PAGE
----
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May 27th, 2015 at 10:04 PM ^

I actually moved from Hermosa Beach back to the Ann Arbor area last year (job transfer back to corp HQ in metro Detroit).

I occasionally watched at Sangria, then American Junkie, then GameChangers. With 3 kids and 2 under age 5, though, more often than not I watched at home with little ones underfoot and a six pack of Stone and a growler from Strand.

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May 28th, 2015 at 2:01 PM ^

Yes, please, by all means twist the knife.

I'll take solace in the knowledge that my kids are growing up with their grandparents around, and get to spend football Saturdays in Ann Arbor.

And I'll try to forget that it's 73 and sunny in Hermosa when it's minus 24 in January in Ann Arbor.


May 29th, 2015 at 5:34 PM ^

That's why I said January.

I know full well the dreariness of May Gray and June Gloom.  I lived west of PCH (and for about half the time I lived there, west of Loma), well inside the marine layer.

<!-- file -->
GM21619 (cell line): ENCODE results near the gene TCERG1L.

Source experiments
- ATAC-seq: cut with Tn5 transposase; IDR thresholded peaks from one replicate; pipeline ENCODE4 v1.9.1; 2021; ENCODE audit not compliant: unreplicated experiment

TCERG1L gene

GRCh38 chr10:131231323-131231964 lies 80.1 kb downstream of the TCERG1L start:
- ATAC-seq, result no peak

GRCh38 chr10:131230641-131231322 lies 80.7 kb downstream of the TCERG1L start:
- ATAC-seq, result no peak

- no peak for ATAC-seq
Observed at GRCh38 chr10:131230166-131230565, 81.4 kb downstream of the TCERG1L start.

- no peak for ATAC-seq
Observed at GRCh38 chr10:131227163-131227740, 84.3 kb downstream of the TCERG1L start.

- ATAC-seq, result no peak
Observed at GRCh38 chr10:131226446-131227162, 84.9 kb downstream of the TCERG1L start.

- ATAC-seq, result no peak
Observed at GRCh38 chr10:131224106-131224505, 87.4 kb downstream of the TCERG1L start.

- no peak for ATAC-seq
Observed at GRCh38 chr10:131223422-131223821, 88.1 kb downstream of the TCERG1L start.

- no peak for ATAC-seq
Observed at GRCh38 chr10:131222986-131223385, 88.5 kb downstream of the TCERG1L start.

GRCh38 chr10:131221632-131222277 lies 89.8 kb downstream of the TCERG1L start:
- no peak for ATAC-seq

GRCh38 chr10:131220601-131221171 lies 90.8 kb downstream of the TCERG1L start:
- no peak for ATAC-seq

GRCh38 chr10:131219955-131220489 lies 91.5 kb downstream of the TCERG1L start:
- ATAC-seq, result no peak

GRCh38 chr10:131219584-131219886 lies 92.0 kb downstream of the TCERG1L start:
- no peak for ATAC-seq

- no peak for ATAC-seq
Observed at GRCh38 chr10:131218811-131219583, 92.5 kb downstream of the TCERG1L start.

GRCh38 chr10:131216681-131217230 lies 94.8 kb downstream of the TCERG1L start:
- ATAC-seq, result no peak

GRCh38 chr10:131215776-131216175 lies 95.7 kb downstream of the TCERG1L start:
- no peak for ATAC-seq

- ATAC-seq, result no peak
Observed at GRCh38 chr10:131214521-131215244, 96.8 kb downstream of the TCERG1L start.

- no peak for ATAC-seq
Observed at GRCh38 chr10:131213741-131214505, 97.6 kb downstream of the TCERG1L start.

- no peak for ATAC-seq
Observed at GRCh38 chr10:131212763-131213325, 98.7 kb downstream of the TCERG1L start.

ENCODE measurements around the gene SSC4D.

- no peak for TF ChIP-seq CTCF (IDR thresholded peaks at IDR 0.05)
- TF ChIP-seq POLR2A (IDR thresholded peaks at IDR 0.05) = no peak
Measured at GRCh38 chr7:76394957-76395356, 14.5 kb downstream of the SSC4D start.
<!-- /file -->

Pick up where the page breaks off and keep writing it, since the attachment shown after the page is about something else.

Out of town friends were always shocked when I told them to visit in March or April instead of May or June, because the weather's better outside of May/June..


May 27th, 2015 at 8:07 PM ^

You are content with your current job and they couldn't meet your salary requirements to change. If you were hoping that they would negotiate a higher wage to 'meet you in the middle', then unfortunately it looks like you misread the HR person.

Given the way this went down, would you really want to work there if they gave you 6-7% more than the typical starting salary? Consider it a lesson learned and a bullet dodged.


May 27th, 2015 at 9:30 PM ^

I guess the analogy is that he's already got a date to prom and a buddy asks him to ask out his friend. His buddy's friend isn't any better than his date but maybe she'll put out; he makes his play and she turns him down. No harm, no foul. But now it seems that he really just wanted to get to second base. Well, probably should've asked for that if that's what you really want and then just hold firm.

If the board digresses into analyzing every rejection then we'll be in for a mess.


May 27th, 2015 at 8:08 PM ^

Also- did you explain yourself to the Hr person? In curious as to their reasoning behind the decision. This can't be the only person that's ever tried to negotiate salary. Also in my experience salary negotiation was always done with the hiring manager.

Michigan Arrogance

May 27th, 2015 at 9:46 PM ^

yeah, I didn't just ask for X% more or even site general market medians, I reiterated my interest in the position, explained the additional unique experience that I felt wasn't accounted for in their offer and asked if there was room for additional compensation as a reult of that.